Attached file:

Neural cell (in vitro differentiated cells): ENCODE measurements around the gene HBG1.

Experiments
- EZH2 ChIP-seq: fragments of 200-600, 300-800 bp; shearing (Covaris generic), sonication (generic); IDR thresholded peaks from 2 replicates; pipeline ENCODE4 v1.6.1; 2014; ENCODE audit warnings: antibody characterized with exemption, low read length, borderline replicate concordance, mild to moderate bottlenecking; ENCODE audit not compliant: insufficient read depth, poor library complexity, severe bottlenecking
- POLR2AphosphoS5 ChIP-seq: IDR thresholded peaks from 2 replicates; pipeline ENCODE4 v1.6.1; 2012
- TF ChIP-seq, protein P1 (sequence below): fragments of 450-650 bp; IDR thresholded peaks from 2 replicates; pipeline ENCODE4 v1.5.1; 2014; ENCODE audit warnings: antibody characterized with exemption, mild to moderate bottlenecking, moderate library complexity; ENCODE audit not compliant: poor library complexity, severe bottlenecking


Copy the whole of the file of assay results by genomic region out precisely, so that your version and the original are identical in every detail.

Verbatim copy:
Neural cell (in vitro differentiated cells): ENCODE measurements around the gene HBG1.

Experiments
- EZH2 ChIP-seq: fragments of 200-600, 300-800 bp; shearing (Covaris generic), sonication (generic); IDR thresholded peaks from 2 replicates; pipeline ENCODE4 v1.6.1; 2014; ENCODE audit warnings: antibody characterized with exemption, low read length, borderline replicate concordance, mild to moderate bottlenecking; ENCODE audit not compliant: insufficient read depth, poor library complexity, severe bottlenecking
- POLR2AphosphoS5 ChIP-seq: IDR thresholded peaks from 2 replicates; pipeline ENCODE4 v1.6.1; 2012
- TF ChIP-seq, protein P1 (sequence below): fragments of 450-650 bp; IDR thresholded peaks from 2 replicates; pipeline ENCODE4 v1.5.1; 2014; ENCODE audit warnings: antibody characterized with exemption, mild to moderate bottlenecking, moderate library complexity; ENCODE audit not compliant: poor library complexity, severe bottlenecking